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In the UK, there was recently a case in the press about a driver that was issued a fine for driving in a bus lane. The photograph the Local Authority supplied as "evidence" was of someone wearing an item of clothing with wording that was similar to the number plate of his car.

Clearly, this fine was issued by software and no human being was actually involved in the process. Apparently this is acceptable.

My question is, this behaviour is so egregious, does the "offender" have the right to completely ignore the fine and all its auto-generated escalation correspondence, until an actual human being finally looks at it, realises the error and quashes the case?

If he did ignore it completely, and the first human to see it were a judge, would that judge 1) have sympathy for his situation and reprimand the Local Authority for wasting the court's time, or 2) take a dim view of his lack of action to get the case quashed at an earlier stage?

If 2), what if this item of clothing became fashionable and was therefore causing this person to receive hundreds of these fines every week?

EDIT: In response to @motosubatsu's answer, in particular my "fashionable item" aspect. I suppose by "fashionable item" I was intending to cover a larger topic which I could summarise like this: Suppose I want to annoy somebody as much as possible, what's to stop me from printing a t-shirt with their actual number plate on it, then walking around past all sorts of cameras, knowing that they will receive multiple fines every day and have no choice but to keep calling and explaining. After all, the council has no duty to make it easy for someone to get through on the phone, so, potentially, I could walk around bus lanes and car parks all day. I could get some friends to do this all over the country in different local authority areas and the victim could - literally - have not enough hours in the day to have to keep fighting false fines. Would they not have some recourse to sue for harassment or "vexatious litigation"?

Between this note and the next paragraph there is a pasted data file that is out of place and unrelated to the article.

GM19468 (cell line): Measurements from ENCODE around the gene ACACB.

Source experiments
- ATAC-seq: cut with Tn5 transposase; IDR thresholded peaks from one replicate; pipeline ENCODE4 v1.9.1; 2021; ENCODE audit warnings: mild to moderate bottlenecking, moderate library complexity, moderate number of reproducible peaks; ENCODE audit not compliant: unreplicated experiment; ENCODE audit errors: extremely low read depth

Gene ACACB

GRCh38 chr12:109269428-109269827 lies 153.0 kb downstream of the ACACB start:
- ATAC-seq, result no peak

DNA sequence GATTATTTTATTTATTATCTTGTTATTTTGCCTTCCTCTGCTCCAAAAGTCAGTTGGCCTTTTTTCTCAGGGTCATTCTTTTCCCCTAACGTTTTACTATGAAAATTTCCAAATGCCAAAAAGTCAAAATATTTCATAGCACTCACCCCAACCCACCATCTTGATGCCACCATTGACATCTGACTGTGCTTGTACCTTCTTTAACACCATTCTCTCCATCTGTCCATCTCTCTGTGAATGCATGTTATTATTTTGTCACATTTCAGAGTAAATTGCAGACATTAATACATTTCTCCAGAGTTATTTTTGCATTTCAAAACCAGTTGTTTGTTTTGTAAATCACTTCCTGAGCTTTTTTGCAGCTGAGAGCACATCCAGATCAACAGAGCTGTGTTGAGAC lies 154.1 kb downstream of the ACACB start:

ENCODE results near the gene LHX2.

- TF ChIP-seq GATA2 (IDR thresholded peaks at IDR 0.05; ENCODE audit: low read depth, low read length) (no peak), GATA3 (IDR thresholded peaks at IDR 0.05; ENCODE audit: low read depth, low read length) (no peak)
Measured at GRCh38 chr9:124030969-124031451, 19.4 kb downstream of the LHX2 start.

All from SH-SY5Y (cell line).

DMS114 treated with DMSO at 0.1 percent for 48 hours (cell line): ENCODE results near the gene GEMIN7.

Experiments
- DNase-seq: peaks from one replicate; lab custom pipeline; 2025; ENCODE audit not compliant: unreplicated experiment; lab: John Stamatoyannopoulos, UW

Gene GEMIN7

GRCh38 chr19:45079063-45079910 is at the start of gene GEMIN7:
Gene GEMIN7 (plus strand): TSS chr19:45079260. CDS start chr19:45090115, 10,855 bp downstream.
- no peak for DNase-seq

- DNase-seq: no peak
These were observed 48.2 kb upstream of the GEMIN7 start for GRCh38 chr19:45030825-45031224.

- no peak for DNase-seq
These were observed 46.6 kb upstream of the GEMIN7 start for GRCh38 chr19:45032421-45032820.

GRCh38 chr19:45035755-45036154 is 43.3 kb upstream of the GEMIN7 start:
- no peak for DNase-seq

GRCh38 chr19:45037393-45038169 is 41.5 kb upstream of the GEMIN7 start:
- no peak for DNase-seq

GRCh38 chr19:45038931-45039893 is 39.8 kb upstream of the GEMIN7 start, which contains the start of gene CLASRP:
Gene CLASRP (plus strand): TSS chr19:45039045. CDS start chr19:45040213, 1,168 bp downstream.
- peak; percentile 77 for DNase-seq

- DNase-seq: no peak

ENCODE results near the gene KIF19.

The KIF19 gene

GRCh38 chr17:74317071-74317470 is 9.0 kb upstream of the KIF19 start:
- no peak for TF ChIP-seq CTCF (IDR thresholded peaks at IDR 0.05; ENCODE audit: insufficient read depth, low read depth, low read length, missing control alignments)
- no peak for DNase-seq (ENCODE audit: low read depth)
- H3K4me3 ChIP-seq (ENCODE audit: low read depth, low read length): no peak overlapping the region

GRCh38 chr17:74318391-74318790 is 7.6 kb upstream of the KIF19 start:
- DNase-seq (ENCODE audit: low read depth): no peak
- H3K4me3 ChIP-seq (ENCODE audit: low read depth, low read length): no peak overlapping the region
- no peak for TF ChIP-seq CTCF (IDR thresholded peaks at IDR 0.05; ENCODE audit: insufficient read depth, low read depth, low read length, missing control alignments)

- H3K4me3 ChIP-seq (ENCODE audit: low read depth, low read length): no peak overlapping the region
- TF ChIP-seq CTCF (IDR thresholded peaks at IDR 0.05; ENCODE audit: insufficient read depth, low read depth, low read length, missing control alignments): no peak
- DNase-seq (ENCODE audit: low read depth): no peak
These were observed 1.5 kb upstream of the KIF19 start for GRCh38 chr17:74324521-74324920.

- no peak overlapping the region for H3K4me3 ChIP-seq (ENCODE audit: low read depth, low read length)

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    It's worth noting that if you think this is unjust and wrong (as I do for example) since it puts the onus on the defendant to prove innocence instead of on the state to prove guilt send a letter to your MP arguing for some equitable resolution. Either the unjustly accused person should get restitution for his costs (time invested to dispute, energy and stress accompanying the situation) or maybe there should be a requirement of human intervention. It won't happen on it's own.
    – DRF
    Nov 25, 2021 at 19:52
  • The reason I'm pointing that out is that motosubatsu's answer is correct currently as a matter of law and as such it's quite easy for someone to get into serious legal/financial trouble if they do not dispute the fine on time or ignore it or whatever. That's probably not a just outcome of some state actor making an error.
    – DRF
    Nov 25, 2021 at 19:55
  • @DRF In light of the answer by motosubatsu, I will definitely be writing to my MP and raising it. He is a a chocolate fireguard though, so there's a 99.9% chance I'll be wasting my time.
    – Lefty
    Nov 25, 2021 at 22:10

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I assume you're talking about this case: Bus lane camera mistakes woman's sweater for number plate.

No he couldn't just ignore it - because that doesn't actually result in it getting put in front of a human (judge or otherwise). Instead the fine would escalate and ultimately be passed to a collections agency. Only challenging the Penalty Charge Notice (as this person did) would get a human involved.